There are some limitations that should be considered in our study. The most important point is the fact that in this study, participants were recruited from people enrolled in a single Internet research company, and thus, the results may have been affected by selection bias. Relatively little is known about the characteristics of people in online communities [20]. Furthermore, some sociodemographic factors (e.g. age, sex and residential area) of the participants in this study were different from that of the Japanese population [21], since the sociodemographic factor of the research company registrant differs from that of the general Japanese population. Second, this study has a small sample of participants who experienced cold-like symptoms (n=82). The number of independent variables may be slightly large considering the sample size [22]. A larger-scale survey will be necessary to further clarify the factors obstructing actual self-isolation practices. Third, concerning the actual status of self-isolation practices, our survey asked participants about symptom onset between February 17, 2020, and the day of the survey, however there were major changes in the spread of COVID-19 during this time. As self-restraint requests by the Japanese government also escalated during this time [23, 24], these changes may have influenced the status of self-isolation practices by workers. As we did not ask the participants about the date of onset, the influence of such changes is unclear. Fourth, since we used the questionnaire to assess symptom onset and behavior within 7 days after symptom onset, these results may be affected by recall bias [25]. Fifth, the participants in this study participated in a longitudinal research which aimed to clarify implementing personal protective measures by ordinary citizens during the COVID-19 outbreak from February 25, 2020. Participation in this longitudinal study may have influenced the participants’ awareness of personal protective measures, thereby possibly affecting the implementation of self-isolation. Finally, the results, especially the prevalence of self-isolation, may only be directly applied to Japanese populations. In the case of other populations with different cultural, ethnic, and geographical backgrounds, the prevalence of personal protective measures may vary greatly when compared with those reported in the present survey. Despite these limitations, to the best of our knowledge, this study is the first to reveal the actual status of self-isolation practices of workers during the COVID-19 outbreak.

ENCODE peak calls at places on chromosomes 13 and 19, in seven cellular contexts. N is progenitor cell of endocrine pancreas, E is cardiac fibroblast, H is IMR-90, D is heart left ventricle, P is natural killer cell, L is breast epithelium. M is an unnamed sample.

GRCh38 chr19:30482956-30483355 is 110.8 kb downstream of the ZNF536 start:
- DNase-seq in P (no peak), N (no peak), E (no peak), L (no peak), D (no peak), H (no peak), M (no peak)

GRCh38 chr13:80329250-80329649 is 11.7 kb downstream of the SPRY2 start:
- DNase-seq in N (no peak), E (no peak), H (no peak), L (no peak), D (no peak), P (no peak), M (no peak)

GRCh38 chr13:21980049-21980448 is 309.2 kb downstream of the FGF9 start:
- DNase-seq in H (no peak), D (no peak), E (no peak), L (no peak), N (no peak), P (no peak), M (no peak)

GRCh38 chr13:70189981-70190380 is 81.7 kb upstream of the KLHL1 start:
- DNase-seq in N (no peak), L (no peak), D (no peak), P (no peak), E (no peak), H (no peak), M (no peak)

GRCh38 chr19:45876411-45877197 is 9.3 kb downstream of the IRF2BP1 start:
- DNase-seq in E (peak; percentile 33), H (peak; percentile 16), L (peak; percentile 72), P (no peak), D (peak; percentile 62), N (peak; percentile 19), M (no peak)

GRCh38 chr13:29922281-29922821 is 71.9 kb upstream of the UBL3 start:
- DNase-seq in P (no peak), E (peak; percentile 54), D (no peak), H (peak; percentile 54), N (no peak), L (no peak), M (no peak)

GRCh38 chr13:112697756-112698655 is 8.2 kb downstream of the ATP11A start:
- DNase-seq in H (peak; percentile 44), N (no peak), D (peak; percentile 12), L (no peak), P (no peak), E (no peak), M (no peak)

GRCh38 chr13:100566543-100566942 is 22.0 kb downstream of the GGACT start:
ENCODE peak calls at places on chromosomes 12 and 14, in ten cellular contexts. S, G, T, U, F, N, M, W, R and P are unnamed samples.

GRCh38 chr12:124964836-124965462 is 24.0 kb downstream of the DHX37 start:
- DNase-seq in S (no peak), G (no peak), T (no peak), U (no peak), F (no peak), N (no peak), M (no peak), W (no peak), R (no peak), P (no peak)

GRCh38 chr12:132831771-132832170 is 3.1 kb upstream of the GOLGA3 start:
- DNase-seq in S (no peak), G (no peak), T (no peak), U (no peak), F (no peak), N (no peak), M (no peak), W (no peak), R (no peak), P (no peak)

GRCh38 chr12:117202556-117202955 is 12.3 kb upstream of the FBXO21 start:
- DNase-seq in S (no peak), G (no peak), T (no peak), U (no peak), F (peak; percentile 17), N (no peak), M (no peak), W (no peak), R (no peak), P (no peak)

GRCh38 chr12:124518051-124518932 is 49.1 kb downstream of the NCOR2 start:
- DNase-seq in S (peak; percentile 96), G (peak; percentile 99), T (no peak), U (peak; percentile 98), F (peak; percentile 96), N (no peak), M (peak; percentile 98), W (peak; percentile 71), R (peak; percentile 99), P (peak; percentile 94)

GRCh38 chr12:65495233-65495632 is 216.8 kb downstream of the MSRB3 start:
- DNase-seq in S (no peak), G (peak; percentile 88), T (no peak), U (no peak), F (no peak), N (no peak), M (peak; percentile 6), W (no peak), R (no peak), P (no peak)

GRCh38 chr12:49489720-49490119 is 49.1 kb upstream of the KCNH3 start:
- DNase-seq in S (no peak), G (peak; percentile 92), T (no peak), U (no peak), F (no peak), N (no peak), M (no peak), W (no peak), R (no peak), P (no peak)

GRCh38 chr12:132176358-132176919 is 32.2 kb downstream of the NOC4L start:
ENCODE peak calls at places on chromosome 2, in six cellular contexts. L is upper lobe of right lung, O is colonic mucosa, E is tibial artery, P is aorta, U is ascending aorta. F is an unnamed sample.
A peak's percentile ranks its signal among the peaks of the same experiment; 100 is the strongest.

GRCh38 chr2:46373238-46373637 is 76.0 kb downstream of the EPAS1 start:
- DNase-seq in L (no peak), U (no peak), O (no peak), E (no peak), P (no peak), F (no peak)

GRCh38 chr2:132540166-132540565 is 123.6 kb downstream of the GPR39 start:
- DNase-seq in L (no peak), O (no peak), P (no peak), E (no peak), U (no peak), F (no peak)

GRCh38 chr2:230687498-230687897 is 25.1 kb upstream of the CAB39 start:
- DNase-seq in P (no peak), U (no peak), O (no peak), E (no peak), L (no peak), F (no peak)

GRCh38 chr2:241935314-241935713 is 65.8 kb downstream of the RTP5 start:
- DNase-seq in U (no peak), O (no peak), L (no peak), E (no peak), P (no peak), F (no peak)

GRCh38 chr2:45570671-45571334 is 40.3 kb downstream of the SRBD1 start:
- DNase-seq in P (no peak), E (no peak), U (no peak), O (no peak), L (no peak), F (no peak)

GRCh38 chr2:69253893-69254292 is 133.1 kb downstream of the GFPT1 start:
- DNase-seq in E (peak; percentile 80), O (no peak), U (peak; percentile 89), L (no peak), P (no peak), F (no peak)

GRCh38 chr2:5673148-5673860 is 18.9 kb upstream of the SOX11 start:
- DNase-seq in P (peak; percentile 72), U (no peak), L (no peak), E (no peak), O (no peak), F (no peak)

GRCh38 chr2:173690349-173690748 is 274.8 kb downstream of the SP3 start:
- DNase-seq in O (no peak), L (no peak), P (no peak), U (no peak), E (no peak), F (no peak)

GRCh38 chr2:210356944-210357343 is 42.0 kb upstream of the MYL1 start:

Conclusion

The prevalence of strict self-isolation among participants who experienced cold-like symptoms during the COVID-19 outbreak was extremely low, and 62.2% of these participants went to work within 7 days after symptom onset. Providing workers with the option to work from home may be an effective means to increase the prevalence of self-isolation. This study emphasizes the need for further public awareness regarding self-isolation and measures to counter the factors that impede this important measure to prevent transmission of COVID-19.

Availability of data and materials

The datasets used and/or analyzed during the current study are available from the corresponding author on reasonable request.

Abbreviations

COVID-19:

coronavirus disease 2019

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Acknowledgements

We express our sincere gratitude to all participants who enrolled in this study.

Funding

This research did not receive any specific grant from funding agencies in the public, commercial, or not-for-profit sectors.

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Authors

Contributions

All authors contributed to the study conception and design. Data collection and analysis were performed by MM, SI, and IN. The first draft of the manuscript was written by MM and SI. All authors were involved in the review of previous versions of the manuscript. All authors have read and approved the final manuscript.

Corresponding author

Correspondence to Shigeru Inoue.

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Ethics approval and consent to participate

This study was approved by the Ethics Committee of Tokyo Medical University, Tokyo, Japan (no: T2019-0234). Informed consent was obtained from all respondents.

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The authors declare that they have no competing interests.

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Machida, M., Nakamura, I., Saito, R. et al. The actual implementation status of self-isolation among Japanese workers during the COVID-19 outbreak. Trop Med Health 48, 63 (2020). https://doi.org/10.1186/s41182-020-00250-7

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Keywords

  • COVID-19
  • viral infection
  • pandemic
  • outbreak
  • self-isolation
  • protective measures
  • epidemiology
  • public health